Analysis from Israel

The heated debate over a bill to let the Knesset override Supreme Court decisions that overturn laws drove home a shocking fact: An entire generation has now grown up believing a law approved by a mere quarter of the Knesset actually constitutes binding constitutional legislation.

Back in 1992, when the Basic Law: Human Dignity and Freedom passed by a vote of 32-21, the idea that a law enacted with less than half the 120-member parliament even present and just a quarter voting in favor could be used by the court to overturn subsequent legislation passed by much larger majorities would have flabbergasted most Israelis. That’s precisely why so few MKs showed up to vote. On consequential votes, the entire house turns out. But few MKs in 1992 considered this bill terribly consequential.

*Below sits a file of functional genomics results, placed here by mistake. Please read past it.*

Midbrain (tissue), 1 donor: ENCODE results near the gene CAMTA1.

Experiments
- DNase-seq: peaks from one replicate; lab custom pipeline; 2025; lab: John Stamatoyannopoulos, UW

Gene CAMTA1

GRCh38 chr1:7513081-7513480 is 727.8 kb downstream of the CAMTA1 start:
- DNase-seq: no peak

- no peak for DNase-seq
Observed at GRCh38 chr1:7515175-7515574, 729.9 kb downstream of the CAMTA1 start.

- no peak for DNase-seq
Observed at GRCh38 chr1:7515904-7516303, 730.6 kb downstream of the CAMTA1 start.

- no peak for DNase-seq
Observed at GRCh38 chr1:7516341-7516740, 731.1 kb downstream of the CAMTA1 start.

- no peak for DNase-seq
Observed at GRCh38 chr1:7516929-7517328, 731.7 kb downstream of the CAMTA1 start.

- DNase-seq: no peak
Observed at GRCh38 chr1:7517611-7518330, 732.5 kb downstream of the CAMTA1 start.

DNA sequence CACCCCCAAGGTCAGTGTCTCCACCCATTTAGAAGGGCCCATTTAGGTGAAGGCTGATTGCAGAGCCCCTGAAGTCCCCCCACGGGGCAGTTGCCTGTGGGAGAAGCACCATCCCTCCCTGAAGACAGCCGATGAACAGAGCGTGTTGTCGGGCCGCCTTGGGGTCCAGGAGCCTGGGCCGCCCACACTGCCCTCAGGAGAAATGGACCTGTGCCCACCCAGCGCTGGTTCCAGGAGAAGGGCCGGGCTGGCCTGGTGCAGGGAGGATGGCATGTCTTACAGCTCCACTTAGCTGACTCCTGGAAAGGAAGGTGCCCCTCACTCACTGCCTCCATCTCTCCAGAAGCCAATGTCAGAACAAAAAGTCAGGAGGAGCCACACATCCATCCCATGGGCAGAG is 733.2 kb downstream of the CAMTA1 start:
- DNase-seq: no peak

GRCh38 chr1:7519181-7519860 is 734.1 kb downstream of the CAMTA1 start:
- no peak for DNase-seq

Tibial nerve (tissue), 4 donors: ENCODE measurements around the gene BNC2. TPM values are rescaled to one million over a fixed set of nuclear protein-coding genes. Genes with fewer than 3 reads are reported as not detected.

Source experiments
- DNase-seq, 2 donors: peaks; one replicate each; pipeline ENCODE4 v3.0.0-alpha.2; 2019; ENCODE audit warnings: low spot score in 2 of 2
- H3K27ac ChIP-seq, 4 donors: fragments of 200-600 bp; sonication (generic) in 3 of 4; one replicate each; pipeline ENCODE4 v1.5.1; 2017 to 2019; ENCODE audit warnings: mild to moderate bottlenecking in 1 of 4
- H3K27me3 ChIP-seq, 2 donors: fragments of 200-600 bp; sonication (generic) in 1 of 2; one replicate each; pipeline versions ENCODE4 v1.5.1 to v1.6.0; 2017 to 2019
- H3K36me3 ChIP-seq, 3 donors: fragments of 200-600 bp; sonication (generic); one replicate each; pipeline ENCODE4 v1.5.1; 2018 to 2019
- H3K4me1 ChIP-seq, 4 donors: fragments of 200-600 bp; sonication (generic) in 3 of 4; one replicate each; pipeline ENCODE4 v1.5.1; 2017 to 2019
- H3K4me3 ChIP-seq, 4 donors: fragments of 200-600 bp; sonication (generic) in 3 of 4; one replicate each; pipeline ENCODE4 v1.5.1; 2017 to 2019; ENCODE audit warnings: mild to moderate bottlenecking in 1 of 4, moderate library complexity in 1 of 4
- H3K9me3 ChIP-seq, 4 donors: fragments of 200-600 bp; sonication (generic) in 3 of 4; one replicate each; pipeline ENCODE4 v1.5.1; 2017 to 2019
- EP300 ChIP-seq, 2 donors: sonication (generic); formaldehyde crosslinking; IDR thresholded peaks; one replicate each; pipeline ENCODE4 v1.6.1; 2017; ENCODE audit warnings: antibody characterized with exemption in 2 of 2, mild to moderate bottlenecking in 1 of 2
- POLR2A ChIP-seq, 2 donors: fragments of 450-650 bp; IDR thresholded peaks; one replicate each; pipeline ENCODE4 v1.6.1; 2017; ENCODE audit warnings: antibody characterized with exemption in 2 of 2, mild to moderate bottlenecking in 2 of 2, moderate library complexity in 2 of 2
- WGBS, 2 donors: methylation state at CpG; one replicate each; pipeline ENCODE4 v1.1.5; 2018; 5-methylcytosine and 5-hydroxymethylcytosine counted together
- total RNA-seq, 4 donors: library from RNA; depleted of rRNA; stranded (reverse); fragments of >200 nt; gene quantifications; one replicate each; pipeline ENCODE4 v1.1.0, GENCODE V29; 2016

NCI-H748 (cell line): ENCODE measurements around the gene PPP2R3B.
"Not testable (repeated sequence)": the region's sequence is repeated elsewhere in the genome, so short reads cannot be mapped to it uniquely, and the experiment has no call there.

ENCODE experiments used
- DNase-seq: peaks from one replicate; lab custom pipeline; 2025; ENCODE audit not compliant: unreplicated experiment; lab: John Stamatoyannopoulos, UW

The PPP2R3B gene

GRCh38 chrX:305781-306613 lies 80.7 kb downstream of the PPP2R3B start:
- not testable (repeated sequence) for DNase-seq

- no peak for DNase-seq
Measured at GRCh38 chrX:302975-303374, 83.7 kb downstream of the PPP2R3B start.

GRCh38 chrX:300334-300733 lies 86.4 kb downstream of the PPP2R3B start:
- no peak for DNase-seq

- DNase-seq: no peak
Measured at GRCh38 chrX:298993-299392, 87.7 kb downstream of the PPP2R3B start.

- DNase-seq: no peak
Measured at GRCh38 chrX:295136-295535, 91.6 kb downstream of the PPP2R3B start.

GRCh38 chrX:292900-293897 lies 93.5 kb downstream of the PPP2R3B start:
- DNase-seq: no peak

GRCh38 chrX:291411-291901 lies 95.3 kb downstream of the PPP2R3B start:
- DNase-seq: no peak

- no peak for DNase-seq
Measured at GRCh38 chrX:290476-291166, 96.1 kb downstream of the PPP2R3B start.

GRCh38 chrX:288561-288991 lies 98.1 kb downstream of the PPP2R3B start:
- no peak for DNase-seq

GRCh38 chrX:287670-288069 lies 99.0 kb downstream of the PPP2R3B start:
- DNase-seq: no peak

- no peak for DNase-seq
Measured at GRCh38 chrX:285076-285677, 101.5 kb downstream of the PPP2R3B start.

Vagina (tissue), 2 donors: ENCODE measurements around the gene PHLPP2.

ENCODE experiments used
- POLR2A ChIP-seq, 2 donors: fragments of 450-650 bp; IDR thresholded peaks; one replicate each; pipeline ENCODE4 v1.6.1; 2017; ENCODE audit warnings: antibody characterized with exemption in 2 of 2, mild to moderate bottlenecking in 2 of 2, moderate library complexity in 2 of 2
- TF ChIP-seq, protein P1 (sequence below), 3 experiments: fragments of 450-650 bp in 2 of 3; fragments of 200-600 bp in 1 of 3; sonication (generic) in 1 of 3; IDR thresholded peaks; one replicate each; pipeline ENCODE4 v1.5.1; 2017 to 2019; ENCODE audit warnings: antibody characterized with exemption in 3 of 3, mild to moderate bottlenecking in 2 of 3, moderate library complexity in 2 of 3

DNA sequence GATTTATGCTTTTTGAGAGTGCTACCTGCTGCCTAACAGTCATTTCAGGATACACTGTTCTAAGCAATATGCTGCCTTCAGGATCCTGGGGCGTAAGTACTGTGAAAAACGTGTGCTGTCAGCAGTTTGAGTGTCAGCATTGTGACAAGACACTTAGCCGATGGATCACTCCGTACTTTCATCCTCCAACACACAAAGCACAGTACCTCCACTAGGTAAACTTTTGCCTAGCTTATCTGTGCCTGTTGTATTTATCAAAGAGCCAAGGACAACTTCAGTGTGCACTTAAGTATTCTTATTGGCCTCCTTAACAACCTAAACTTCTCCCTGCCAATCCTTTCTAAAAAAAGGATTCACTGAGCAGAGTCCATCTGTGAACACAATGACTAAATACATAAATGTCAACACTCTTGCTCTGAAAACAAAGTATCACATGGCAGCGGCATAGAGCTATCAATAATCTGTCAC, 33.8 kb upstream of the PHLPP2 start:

Why? Because normal democracies – which Israel was until 1992 – understand that binding constitutions require approval by super-majorities, not minorities. No other democracy worldwide has ever treated legislation passed by a minority of parliament as a binding constitution.

Nor has any other democracy ever adopted a constitution “almost secretly,” as then-Supreme Court President Aharon Barak famously described Israel’s process. Normal democracies understand that constitutions must be adopted intentionally – meaning by people who know they’re voting on a constitution. In contrast, most people in 1992 viewed Basic Laws not as a binding constitution, but merely as candidates for inclusion in a future constitution. That’s why courts had consistently ruled that previous Basic Laws didn’t authorize them to overturn subsequent legislation. Thus few MKs imagined this law would be treated differently. If they had, they might well have voted it down.